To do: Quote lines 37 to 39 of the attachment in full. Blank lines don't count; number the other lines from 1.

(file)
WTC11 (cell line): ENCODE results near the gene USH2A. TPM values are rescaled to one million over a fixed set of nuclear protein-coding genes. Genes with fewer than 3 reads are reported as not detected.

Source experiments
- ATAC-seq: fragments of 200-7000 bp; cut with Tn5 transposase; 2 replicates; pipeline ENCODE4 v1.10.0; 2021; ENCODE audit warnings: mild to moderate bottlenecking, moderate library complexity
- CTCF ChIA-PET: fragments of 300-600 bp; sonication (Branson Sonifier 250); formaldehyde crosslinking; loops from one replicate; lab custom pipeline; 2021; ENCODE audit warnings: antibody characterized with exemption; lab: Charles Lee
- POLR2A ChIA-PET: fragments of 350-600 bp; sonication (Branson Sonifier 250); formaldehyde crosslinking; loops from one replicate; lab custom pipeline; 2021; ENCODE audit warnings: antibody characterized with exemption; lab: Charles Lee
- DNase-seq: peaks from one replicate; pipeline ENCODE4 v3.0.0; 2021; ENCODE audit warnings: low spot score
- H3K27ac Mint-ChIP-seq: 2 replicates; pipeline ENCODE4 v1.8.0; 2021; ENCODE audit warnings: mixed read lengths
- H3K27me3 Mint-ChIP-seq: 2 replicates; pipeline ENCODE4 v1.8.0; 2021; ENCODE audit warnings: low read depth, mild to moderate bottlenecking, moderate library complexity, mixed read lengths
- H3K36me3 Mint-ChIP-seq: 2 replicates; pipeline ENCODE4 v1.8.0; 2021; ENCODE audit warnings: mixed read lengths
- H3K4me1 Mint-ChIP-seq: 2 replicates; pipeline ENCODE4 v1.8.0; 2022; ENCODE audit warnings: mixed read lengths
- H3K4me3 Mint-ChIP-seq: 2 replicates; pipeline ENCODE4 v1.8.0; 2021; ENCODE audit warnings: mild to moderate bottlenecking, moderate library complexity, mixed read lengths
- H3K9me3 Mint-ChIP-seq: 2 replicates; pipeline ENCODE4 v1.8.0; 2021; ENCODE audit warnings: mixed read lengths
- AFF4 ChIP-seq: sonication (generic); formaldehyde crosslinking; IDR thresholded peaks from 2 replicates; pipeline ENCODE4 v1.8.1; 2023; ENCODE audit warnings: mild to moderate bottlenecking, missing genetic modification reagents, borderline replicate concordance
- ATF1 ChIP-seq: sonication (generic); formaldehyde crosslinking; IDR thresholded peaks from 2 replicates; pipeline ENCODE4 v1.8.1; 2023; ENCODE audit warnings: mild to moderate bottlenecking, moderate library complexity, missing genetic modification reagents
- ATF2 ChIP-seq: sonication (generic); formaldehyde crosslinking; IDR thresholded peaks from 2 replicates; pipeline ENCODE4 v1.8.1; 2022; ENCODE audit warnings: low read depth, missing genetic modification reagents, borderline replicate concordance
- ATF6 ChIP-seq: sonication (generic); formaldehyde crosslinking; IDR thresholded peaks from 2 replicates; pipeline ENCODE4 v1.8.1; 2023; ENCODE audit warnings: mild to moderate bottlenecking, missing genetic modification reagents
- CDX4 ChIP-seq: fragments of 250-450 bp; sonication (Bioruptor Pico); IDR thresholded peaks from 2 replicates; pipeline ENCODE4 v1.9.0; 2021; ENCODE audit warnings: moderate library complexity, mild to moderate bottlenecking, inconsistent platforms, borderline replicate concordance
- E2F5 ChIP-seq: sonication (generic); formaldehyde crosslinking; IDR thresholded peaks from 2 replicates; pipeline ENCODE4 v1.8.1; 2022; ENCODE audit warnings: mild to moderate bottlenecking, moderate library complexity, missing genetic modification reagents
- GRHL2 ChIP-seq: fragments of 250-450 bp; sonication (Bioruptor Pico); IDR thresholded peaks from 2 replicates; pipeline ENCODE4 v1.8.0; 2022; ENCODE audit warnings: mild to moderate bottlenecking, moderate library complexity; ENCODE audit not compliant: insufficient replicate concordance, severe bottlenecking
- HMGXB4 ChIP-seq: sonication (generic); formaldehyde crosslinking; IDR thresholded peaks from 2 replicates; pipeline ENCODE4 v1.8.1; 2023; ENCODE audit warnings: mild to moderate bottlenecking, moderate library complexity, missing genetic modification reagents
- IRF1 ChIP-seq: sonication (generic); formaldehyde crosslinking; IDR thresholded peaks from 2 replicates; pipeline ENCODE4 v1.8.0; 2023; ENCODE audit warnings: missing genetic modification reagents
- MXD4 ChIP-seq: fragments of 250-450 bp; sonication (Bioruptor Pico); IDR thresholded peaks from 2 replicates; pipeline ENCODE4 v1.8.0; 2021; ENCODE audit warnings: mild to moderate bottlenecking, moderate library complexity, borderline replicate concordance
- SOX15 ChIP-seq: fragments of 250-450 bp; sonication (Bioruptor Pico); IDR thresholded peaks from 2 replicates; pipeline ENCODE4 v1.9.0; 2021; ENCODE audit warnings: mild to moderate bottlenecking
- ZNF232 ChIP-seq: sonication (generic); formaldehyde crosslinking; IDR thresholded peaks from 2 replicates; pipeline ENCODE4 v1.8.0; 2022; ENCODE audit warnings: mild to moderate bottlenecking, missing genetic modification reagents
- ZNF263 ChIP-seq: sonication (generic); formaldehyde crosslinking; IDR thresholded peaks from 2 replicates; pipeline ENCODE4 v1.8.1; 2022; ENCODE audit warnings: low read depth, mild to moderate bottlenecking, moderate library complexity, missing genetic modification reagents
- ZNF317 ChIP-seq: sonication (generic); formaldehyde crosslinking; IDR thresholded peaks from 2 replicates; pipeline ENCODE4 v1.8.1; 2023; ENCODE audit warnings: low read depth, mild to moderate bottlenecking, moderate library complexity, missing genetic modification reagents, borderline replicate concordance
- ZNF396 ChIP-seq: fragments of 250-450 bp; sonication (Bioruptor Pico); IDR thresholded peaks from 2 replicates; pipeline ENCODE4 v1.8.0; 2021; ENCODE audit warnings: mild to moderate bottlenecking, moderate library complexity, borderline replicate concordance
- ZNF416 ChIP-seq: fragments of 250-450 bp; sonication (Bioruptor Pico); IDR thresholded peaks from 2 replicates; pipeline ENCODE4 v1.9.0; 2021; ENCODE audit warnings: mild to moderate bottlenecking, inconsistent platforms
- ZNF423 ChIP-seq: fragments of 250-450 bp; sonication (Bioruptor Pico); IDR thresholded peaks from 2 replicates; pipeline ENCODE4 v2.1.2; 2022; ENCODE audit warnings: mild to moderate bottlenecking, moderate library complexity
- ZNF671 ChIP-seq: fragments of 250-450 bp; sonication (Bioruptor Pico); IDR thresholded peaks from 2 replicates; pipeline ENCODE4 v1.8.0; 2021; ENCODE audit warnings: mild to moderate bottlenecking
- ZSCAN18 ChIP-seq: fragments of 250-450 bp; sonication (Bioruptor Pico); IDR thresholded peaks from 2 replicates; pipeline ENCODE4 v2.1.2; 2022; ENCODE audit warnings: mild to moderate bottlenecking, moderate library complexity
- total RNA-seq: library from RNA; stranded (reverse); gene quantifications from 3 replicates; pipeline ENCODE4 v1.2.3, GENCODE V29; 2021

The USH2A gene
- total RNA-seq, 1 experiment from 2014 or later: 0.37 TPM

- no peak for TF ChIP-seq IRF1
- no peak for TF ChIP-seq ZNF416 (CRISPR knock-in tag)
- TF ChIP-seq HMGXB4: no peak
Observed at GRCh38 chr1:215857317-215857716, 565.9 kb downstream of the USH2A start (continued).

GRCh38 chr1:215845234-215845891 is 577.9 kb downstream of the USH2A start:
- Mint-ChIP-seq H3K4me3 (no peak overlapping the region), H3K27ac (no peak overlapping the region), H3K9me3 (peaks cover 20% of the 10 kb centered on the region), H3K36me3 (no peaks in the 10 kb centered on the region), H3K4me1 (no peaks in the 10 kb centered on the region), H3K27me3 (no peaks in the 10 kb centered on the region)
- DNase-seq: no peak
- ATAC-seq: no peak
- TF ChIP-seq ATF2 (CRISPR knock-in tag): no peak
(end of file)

- TF ChIP-seq HMGXB4: no peak
Observed at GRCh38 chr1:215857317-215857716, 565.9 kb downstream of the USH2A start (continued).

GRCh38 chr1:215845234-215845891 is 577.9 kb downstream of the USH2A start: